[Top][All Lists]

[Date Prev][Date Next][Thread Prev][Thread Next][Date Index][Thread Index]

Re: Bode question

From: Doug Stewart
Subject: Re: Bode question
Date: Wed, 26 Mar 2003 20:55:50 -0500
User-agent: Mozilla/5.0 (Windows; U; Windows NT 5.0; en-US; rv:1.2.1) Gecko/20021130

Moorman wrote:
 OK, this is a question born of ignorance. So laugh
 at it, chuckle at my lack of knowledge. But, answer
 it :-)

 I have never used MatLab for any work. I recently
 inherited some MatLab code. I downloaded the Windows
version of Octave to see if the code would run. (v 2.1.36)

 Everything is fine until the bode function is
 invoked. I then get a message that the first
 argument must be a system data structure.

 The bode command in the Matlab program is
 bode (a, b, c)

 a is a 180 x 1 matrix of real numbers
 b is a 180 x 1 matrix of complex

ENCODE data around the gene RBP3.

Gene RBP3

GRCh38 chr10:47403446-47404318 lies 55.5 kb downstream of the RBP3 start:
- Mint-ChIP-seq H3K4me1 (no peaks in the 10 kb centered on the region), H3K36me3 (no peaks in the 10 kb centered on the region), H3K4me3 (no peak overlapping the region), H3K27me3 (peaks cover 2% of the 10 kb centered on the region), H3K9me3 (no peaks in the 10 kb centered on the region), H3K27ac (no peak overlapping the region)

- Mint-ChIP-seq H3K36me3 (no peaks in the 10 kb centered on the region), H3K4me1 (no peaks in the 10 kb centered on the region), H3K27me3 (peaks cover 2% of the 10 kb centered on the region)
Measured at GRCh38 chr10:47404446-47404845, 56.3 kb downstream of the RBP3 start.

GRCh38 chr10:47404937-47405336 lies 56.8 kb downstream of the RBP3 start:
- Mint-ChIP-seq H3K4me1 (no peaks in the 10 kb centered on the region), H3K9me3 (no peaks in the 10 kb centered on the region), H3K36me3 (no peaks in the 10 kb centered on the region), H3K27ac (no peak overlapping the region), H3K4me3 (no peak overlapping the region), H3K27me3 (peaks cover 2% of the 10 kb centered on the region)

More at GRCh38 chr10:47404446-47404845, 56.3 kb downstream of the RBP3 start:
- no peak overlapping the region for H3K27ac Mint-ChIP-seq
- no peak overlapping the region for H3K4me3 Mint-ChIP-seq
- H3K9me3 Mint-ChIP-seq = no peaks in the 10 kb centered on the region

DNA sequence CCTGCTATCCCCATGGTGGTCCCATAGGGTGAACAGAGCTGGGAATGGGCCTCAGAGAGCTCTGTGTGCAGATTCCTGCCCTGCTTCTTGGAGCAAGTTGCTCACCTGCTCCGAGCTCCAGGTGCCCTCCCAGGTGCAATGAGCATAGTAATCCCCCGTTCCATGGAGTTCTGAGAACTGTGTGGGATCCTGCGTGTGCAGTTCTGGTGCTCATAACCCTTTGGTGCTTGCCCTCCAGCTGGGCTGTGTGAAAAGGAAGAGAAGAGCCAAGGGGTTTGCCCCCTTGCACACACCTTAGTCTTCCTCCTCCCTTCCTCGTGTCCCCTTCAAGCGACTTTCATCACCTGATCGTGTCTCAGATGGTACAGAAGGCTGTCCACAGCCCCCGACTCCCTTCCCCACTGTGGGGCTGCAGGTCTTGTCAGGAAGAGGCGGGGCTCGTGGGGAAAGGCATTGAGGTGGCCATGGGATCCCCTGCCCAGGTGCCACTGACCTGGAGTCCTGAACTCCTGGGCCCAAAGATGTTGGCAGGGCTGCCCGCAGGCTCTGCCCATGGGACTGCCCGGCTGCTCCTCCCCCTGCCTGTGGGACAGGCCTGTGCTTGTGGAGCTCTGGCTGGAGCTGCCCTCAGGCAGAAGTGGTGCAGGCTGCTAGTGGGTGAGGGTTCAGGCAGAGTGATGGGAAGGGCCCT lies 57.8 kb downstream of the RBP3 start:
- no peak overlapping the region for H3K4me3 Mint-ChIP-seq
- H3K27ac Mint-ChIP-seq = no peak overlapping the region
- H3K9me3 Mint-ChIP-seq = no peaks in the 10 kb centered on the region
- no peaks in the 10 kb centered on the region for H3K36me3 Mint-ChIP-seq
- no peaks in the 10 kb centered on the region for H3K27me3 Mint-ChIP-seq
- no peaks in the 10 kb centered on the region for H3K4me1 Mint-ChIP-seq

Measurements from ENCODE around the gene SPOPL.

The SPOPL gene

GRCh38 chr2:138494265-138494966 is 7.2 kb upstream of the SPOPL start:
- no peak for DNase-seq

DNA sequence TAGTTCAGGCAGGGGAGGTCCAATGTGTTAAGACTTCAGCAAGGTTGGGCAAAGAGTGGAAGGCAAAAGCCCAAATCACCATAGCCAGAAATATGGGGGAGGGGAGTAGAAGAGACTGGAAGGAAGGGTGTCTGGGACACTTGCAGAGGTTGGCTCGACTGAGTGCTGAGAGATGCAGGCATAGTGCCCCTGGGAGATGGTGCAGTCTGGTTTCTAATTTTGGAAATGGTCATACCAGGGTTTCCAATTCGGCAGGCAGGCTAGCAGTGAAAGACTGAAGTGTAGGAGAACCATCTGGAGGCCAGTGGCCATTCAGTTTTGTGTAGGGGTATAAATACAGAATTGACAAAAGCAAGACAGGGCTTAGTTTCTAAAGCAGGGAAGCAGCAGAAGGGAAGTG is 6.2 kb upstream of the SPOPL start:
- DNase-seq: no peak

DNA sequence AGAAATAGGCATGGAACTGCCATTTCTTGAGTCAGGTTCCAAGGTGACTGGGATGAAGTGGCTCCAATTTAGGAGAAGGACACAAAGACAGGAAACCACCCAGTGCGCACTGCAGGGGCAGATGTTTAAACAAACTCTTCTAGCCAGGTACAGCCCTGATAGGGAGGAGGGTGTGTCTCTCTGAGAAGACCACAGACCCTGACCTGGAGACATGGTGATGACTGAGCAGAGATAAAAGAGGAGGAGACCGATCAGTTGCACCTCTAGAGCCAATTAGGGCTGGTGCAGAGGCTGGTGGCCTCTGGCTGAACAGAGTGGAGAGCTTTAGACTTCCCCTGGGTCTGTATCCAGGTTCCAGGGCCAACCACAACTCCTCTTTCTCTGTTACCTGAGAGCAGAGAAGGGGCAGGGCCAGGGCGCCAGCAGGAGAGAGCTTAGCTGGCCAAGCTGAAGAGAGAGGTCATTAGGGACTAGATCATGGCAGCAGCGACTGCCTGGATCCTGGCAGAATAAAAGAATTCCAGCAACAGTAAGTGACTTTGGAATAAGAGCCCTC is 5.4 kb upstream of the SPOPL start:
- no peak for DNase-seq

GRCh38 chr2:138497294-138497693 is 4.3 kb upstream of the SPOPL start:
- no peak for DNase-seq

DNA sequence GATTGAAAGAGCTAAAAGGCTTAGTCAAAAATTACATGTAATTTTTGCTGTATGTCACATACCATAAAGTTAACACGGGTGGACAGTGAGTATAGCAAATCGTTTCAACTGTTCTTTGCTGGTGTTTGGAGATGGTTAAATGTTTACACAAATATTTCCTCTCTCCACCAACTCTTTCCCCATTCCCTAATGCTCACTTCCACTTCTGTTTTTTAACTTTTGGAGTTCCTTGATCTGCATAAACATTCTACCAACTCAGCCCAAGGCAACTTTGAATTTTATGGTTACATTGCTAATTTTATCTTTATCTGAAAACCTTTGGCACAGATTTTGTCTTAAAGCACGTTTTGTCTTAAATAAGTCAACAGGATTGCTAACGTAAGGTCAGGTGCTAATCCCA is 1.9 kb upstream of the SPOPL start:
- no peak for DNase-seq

c is a 180 x 1 matrix of complex

 I found some great help on using both matlab and
 octave, including particular invocations of bode
in matlab. For example, one page suggested the following test:

 num = [0.2 0.3 1]
 den1 = [1 0.4 1]
den2 = [1 0.5]
 den = conv(den1, den2)
 w = logspace(-1, 1, 50)

[mag, phase] = bode(num, den, w)
 When I try this, same error about the
 needing to be a system data structure.
Now, I read the material on the internal system data structure, but I am unsure what to do :-(

Again, I apologize for this question. I actually feel so lacking of knowledge in this area that I feel I am probably not even asking a reasonable question. But, I had to try something before
 I go back to beating my head against the
 wall :-(

Thanks for any insight you can shed or pointers to what to read.

Thanks, Kenny

what you must do is:

[mag, phase] = bode(sys1, w)

Doug Stewart

Octave is freely available under the terms of the GNU GPL.

Octave's home on the web:
How to fund new projects:
Subscription information:

reply via email to

[Prev in Thread] Current Thread [Next in Thread]